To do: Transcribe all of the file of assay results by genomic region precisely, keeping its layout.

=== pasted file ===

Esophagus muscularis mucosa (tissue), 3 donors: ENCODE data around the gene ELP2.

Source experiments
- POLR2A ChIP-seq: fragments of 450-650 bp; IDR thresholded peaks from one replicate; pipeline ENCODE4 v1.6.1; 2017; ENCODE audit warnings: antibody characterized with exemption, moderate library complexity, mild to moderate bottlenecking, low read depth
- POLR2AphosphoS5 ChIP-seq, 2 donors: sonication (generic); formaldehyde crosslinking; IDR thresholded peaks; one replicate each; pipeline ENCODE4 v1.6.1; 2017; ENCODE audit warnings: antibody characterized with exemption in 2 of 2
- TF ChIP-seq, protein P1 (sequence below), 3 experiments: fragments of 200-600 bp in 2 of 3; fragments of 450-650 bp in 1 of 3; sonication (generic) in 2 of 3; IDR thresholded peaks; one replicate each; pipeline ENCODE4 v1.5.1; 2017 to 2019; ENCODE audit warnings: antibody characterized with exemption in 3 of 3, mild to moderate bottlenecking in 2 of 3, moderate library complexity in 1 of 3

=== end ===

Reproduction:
Esophagus muscularis mucosa (tissue), 3 donors: ENCODE data around the gene ELP2.

Source experiments
- POLR2A ChIP-seq: fragments of 450-650 bp; IDR thresholded peaks from one replicate; pipeline ENCODE4 v1.6.1; 2017; ENCODE audit warnings: antibody characterized with exemption, moderate library complexity, mild to moderate bottlenecking, low read depth
- POLR2AphosphoS5 ChIP-seq, 2 donors: sonication (generic); formaldehyde crosslinking; IDR thresholded peaks; one replicate each; pipeline ENCODE4 v1.6.1; 2017; ENCODE audit warnings: antibody characterized with exemption in 2 of 2
- TF ChIP-seq, protein P1 (sequence below), 3 experiments: fragments of 200-600 bp in 2 of 3; fragments of 450-650 bp in 1 of 3; sonication (generic) in 2 of 3; IDR thresholded peaks; one replicate each; pipeline ENCODE4 v1.5.1; 2017 to 2019; ENCODE audit warnings: antibody characterized with exemption in 3 of 3, mild to moderate bottlenecking in 2 of 3, moderate library complexity in 1 of 3